Quantitative Skills > Teaching Resources > Activities > Understanding Radioactivity in Geology: The Basics of Decay

Understanding Radioactivity in Geology: The Basics of Decay

Christina Stringer—University of South Florida, Tampa FL 33620
This activity was developed for Spreadsheets Across the Curriculum . National Science Foundation, DUE 0442629.

This activity has benefited from a review and suggestion process as a part of an activity development workshop.

This activity has benefited from input from faculty educators beyond the author through a review and suggestion process as a part of an activity development workshop. Workshop participants were provided with a set of criteria against which they evaluated each others' activities. After the review, the authors developed a plan for revising their activities based on the feedback they received from their peers. To learn more about this review process, see http://serc.carleton.edu/quantskills/review_processes.html#2006.


This page first made public: Jul 23, 2006

Summary

One of a collection of PowerPoint/Excel modules designed to reinforce quantitative skills in geologic context. The module explores the exponential decay of radioactive parents through the analogy with popping popcorn. Students build a spreadsheet to calculate the number of unpopped kernels of popcorn as a function of time starting with the probability that a given kernel will pop during a 10-sec interval. The module introduces the mathematics of the exponential function as a modeling function in both analytical and numerical contexts.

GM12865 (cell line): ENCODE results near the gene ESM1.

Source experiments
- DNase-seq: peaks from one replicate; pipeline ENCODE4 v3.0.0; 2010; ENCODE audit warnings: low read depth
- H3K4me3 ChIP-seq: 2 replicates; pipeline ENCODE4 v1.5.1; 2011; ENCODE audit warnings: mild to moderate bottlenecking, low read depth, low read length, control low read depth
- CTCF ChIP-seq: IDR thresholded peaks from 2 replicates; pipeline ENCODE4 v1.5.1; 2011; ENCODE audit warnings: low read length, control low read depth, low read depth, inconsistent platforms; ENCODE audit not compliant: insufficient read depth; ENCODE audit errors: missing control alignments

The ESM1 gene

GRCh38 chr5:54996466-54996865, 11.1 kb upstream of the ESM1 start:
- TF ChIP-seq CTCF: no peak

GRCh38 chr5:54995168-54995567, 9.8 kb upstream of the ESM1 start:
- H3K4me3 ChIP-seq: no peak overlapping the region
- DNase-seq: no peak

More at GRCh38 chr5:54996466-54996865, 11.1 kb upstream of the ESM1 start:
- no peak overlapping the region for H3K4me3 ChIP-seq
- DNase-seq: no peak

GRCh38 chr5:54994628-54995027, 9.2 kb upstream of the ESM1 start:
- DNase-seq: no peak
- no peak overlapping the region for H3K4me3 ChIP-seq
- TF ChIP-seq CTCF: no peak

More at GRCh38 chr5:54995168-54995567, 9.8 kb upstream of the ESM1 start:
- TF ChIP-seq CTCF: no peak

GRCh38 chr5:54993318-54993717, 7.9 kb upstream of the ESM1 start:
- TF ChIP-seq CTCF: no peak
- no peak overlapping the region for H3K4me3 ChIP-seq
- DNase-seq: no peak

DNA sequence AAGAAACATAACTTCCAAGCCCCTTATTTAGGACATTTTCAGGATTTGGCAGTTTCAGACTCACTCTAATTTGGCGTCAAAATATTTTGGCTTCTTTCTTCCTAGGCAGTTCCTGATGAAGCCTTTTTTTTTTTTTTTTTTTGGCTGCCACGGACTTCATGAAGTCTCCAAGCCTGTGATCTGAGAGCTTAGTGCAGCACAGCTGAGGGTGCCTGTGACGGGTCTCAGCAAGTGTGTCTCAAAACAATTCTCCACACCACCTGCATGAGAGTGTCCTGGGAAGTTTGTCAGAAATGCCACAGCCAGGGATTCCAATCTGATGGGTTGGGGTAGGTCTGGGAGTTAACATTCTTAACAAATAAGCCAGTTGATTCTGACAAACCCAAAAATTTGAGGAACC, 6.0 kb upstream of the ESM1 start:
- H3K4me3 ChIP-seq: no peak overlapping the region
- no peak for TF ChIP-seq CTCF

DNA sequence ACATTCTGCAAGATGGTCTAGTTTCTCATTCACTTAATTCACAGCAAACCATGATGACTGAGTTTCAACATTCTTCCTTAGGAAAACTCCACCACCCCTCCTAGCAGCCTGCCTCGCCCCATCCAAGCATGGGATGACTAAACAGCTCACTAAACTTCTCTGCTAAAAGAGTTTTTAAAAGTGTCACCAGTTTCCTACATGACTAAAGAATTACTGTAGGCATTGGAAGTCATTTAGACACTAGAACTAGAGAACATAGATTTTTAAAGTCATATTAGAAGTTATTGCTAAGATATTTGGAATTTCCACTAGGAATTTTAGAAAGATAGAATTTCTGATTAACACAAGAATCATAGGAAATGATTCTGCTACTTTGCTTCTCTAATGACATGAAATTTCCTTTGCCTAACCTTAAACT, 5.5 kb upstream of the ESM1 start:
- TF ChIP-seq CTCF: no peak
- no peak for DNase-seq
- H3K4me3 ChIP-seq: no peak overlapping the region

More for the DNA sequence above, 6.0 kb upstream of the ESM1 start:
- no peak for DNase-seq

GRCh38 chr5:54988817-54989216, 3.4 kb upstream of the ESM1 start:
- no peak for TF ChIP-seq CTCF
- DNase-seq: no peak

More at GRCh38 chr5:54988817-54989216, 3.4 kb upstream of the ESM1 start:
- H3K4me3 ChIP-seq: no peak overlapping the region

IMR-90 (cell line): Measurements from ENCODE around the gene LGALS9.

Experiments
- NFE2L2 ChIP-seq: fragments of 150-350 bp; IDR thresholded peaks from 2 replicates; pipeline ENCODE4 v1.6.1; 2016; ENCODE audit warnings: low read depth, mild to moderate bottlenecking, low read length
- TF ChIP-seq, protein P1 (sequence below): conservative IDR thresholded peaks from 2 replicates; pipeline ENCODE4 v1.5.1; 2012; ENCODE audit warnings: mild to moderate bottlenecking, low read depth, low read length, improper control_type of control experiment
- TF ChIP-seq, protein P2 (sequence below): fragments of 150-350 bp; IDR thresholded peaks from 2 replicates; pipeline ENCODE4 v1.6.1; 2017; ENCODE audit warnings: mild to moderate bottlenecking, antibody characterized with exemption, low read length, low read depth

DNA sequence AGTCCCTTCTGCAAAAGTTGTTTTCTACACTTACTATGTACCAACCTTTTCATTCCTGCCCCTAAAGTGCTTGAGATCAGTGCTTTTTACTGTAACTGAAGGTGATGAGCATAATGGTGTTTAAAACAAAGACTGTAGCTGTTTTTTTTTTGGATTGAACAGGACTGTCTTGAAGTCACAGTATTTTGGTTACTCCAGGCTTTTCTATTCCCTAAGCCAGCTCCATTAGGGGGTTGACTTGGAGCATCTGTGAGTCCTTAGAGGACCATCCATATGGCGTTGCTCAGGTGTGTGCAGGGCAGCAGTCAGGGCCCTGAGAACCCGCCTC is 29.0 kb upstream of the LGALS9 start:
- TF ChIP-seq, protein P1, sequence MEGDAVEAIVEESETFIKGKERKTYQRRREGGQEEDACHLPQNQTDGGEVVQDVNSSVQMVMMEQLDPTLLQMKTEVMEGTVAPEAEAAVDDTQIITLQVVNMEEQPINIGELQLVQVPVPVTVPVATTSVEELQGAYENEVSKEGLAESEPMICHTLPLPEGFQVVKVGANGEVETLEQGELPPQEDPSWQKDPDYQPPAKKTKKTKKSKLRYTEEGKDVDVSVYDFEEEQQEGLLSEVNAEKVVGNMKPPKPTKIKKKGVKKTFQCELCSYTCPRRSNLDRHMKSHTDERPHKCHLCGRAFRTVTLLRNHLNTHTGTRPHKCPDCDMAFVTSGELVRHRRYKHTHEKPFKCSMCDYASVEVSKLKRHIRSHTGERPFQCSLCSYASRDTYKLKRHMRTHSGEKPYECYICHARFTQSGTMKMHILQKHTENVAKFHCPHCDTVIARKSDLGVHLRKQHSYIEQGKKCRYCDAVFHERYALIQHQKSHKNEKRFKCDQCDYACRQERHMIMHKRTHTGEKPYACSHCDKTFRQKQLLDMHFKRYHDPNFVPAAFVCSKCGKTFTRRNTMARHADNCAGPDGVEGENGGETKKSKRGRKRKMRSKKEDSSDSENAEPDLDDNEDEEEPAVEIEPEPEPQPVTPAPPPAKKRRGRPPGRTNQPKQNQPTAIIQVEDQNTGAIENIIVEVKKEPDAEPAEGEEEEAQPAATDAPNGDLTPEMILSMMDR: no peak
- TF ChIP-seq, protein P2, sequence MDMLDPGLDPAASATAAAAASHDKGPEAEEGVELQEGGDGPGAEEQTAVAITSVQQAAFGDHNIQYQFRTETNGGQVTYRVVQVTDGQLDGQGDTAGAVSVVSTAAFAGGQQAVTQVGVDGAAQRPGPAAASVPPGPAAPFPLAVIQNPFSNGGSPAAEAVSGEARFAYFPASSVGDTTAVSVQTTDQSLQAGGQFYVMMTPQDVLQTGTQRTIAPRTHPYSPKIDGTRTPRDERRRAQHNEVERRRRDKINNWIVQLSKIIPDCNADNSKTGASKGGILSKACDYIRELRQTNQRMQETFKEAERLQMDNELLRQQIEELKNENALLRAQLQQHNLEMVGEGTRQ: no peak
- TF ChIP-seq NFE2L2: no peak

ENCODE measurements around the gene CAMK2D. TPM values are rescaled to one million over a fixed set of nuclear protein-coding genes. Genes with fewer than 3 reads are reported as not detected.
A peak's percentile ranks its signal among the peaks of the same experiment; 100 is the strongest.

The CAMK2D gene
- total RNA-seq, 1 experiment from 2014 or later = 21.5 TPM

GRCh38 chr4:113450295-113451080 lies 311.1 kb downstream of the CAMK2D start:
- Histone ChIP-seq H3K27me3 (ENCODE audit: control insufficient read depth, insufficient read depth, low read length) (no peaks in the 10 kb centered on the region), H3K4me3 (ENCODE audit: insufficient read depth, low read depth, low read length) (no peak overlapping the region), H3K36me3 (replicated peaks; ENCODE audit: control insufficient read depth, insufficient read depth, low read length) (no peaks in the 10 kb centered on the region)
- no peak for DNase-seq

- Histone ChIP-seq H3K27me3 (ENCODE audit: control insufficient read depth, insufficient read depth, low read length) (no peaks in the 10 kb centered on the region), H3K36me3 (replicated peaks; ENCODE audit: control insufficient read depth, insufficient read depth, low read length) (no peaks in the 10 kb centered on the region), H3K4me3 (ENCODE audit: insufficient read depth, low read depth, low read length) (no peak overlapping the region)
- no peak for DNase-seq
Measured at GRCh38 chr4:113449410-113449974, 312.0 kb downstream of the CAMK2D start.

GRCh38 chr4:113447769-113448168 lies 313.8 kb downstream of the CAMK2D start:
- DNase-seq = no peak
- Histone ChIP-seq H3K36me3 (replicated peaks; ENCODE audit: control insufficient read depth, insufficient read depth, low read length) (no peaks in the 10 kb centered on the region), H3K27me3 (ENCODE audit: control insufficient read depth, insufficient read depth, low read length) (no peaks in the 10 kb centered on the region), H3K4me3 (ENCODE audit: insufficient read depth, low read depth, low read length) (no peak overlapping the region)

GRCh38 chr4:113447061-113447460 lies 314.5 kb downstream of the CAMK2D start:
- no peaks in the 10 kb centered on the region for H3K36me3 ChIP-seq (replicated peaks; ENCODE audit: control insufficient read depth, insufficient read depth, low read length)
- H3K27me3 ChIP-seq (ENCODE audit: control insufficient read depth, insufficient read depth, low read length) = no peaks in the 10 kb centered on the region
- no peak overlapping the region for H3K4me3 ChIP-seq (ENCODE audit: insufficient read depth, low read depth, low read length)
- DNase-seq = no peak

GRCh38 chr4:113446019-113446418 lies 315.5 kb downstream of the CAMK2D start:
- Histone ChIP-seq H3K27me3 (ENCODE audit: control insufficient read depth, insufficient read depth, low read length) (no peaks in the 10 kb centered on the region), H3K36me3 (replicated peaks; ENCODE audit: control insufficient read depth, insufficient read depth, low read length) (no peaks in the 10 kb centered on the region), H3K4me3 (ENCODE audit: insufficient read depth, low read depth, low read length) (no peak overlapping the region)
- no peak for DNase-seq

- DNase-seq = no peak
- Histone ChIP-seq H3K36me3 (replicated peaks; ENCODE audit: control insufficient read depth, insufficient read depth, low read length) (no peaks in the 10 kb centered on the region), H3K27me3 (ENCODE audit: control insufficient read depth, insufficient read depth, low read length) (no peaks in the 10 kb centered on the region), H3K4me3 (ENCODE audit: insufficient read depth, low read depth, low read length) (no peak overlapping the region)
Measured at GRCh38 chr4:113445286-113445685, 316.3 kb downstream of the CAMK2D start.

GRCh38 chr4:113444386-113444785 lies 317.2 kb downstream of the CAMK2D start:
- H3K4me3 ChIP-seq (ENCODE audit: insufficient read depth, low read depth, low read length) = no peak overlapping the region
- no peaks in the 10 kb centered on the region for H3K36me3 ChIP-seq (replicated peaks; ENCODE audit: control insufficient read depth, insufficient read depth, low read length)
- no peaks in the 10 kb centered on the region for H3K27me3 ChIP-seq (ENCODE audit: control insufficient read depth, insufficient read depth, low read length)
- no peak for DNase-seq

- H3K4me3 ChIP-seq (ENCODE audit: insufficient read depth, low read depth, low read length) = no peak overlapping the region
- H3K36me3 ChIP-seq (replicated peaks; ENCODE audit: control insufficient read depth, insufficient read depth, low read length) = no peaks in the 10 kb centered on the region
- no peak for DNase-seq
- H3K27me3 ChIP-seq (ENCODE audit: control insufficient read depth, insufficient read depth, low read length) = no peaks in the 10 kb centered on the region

Learning Goals

Students will:

Context for Use

This activity was designed for an upper-division math-in-geology course for geology majors but can easily be used in an introductory undergraduate geoscience class, as well as a high school pre-calculus class.

Description and Teaching Materials

module (PowerPoint 703kB Dec24 06)

Teaching Notes and Tips

The module is intended as a stand-alone resource. It can be used as a lab exercise or handwork assignment, or as the basis of an interactive classroom activity with just-in-time teaching of mathematical problem solving. The problem context and the mathematical content are developed within the module.

Assessment

The module ends with hand-in questions that the students answer by manipulating the spreadsheets that they prepared while working through the module.

References and Resources

SERC Quantskills activities
Foundations of Scientific Knowledge Radioactive Decay
Using Popcorn to Simulate Radioactive Decay
How Does Radioactive Decay Work?

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